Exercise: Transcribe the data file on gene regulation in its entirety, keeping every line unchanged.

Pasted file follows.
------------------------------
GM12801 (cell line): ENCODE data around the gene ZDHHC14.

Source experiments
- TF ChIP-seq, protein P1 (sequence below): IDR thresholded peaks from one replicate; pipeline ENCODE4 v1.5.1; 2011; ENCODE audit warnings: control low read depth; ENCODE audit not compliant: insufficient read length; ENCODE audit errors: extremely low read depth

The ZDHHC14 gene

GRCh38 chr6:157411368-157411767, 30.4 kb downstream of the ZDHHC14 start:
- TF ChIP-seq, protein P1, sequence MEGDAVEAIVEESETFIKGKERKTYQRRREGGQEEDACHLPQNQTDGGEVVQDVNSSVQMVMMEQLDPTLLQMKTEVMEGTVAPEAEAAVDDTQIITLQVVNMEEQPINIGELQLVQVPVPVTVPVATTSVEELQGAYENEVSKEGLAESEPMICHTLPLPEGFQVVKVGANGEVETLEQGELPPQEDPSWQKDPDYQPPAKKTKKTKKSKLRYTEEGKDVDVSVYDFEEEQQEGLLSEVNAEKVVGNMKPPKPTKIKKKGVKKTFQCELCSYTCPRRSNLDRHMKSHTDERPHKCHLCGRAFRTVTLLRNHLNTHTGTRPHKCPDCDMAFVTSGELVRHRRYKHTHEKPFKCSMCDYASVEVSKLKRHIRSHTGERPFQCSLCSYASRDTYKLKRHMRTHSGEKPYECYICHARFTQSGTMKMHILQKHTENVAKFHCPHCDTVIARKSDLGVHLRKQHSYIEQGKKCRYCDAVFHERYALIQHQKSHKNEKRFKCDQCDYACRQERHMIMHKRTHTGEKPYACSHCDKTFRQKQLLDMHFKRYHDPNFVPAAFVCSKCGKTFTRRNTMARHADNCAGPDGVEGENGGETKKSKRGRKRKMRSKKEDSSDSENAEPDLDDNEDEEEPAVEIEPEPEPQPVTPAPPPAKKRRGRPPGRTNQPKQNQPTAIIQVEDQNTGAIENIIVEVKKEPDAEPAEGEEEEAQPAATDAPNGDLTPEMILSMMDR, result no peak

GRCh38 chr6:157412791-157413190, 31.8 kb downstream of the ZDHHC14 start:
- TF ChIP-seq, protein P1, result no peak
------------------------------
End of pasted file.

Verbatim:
GM12801 (cell line): ENCODE data around the gene ZDHHC14.

Source experiments
- TF ChIP-seq, protein P1 (sequence below): IDR thresholded peaks from one replicate; pipeline ENCODE4 v1.5.1; 2011; ENCODE audit warnings: control low read depth; ENCODE audit not compliant: insufficient read length; ENCODE audit errors: extremely low read depth

The ZDHHC14 gene

GRCh38 chr6:157411368-157411767, 30.4 kb downstream of the ZDHHC14 start:
- TF ChIP-seq, protein P1, sequence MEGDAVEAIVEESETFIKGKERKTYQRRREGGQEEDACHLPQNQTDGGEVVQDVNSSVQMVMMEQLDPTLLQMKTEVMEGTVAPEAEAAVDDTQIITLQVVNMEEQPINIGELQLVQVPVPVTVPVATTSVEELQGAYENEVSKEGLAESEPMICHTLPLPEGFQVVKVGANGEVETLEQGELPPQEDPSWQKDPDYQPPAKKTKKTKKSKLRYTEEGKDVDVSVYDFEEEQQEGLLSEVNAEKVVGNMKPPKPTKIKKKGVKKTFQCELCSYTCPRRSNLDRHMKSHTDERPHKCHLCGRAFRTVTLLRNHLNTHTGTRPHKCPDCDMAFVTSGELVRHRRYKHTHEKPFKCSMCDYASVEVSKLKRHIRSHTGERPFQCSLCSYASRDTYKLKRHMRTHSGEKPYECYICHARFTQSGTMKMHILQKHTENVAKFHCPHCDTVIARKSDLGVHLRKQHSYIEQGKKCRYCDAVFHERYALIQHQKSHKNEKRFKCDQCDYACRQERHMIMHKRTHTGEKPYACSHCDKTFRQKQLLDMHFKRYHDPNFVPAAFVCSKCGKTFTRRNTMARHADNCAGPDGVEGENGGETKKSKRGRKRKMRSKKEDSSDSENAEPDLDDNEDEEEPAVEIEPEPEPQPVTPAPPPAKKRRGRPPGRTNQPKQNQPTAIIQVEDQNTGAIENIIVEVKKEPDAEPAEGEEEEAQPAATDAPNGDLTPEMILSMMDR, result no peak

GRCh38 chr6:157412791-157413190, 31.8 kb downstream of the ZDHHC14 start:
- TF ChIP-seq, protein P1, result no peak